I have a problem with books like Conjure House – which is a pity, because it means I’m blind to some of its outstanding merits. I have a problem with Family In Danger narratives in horror. Or with Childhood Friends Reunited stories. I have a problem with books that take the Yorkshire landscape as a setting without fully evoking its bleak Wuthering Heights magnificence. I have a problem with Chapters That End With Single Standalone Significant Sentences.
That said, there is a lot to like here, as well as to be very scared of. Gary Fry seems to be working very much in the British tradition of Ramsey Campbell, which is a very good place to be. Campbell has described him as “a master of philosophical horror,” and the ideas and intellectual gifts are on full view here. He has a fertile, ingenious, and pretty disturbing imagination. The central villain Peter Suman, for instance, is an original in his motives, aims and (nasty) means. The God’s Eye View (no spoilers here) that much of the story revolves around is a trope worthy of Adam Nevill. And the thumbless figures haunting the environs of Deepvale are hideous in themselves and also convincingly, and creepily, explained. There are just enough Cthulhu Mythos allusions in the story to pull in the Lovecraftians and situate it in that tradition, without overwhelming it with hackneyed Yog-Sothothery.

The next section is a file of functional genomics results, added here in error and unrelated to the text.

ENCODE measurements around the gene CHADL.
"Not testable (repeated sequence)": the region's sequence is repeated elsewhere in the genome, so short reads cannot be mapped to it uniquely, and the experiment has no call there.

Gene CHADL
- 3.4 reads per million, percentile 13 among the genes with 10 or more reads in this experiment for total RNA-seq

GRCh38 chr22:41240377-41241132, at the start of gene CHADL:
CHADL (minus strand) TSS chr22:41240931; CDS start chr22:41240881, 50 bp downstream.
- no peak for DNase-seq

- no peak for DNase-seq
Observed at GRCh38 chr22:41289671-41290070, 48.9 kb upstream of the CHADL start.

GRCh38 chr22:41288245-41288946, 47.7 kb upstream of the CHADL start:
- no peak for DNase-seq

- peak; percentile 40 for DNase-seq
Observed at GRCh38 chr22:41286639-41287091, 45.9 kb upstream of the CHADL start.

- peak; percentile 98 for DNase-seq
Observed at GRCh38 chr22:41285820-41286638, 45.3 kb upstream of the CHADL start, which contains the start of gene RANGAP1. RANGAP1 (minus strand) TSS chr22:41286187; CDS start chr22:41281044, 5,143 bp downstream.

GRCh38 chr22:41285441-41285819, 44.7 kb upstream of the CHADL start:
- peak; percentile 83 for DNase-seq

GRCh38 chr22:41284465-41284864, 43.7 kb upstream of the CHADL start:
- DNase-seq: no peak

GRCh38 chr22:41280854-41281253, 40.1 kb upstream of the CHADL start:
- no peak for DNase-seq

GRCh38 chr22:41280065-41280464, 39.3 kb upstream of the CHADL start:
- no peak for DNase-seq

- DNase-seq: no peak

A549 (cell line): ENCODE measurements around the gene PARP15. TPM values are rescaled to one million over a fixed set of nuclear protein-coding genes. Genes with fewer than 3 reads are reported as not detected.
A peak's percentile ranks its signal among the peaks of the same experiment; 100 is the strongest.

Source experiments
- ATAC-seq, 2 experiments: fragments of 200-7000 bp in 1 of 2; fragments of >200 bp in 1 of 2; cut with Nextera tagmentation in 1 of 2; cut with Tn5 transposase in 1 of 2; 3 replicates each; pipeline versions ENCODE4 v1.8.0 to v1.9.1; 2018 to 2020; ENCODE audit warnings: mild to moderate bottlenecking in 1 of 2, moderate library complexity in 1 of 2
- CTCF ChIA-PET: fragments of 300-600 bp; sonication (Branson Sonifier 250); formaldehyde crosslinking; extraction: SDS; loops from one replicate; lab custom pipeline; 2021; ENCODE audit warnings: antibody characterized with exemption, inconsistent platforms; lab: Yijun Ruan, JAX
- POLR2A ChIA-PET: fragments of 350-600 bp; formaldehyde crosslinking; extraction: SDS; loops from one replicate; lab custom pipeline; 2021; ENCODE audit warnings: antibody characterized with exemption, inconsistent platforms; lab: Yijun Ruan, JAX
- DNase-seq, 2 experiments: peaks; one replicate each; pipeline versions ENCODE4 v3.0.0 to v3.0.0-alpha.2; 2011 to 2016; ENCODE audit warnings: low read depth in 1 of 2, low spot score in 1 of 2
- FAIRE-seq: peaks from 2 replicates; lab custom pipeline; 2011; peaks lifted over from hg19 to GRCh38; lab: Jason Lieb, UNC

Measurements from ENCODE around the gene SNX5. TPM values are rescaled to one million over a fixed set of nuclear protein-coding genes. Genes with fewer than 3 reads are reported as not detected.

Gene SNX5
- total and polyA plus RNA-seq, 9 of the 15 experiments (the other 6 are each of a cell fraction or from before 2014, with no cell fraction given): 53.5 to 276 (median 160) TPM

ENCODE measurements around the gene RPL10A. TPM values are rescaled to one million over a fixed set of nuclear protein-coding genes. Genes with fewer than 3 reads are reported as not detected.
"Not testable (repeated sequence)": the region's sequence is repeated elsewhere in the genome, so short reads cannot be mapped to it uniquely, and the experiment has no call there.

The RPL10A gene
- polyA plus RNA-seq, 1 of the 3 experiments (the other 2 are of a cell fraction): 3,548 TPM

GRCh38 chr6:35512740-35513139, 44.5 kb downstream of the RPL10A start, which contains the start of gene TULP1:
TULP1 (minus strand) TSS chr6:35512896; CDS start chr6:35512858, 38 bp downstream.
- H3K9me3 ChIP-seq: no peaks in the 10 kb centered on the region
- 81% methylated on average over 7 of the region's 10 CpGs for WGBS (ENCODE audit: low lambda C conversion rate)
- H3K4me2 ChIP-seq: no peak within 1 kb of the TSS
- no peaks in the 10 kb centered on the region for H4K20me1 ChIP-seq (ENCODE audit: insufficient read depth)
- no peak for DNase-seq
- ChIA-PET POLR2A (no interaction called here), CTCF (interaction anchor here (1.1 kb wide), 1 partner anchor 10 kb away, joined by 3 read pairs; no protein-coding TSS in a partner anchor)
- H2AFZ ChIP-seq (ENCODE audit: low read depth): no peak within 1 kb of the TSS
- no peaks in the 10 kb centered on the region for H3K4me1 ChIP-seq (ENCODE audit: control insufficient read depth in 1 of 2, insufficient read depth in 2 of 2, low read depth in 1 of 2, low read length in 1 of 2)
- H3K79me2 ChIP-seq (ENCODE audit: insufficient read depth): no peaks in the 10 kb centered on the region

All in all, then, an interesting and entertaining read that has a very original creative vision behind it. I’ll be interested to see what more Gary Fry comes up with once he has pulled together plot and prose to match his dark inventiveness. He hasn’t been writing long and could have a lot more in him.
[easyazon-link asin=”B00DPYZYXG” locale=”us”]Conjure House[/easyazon-link] on Amazon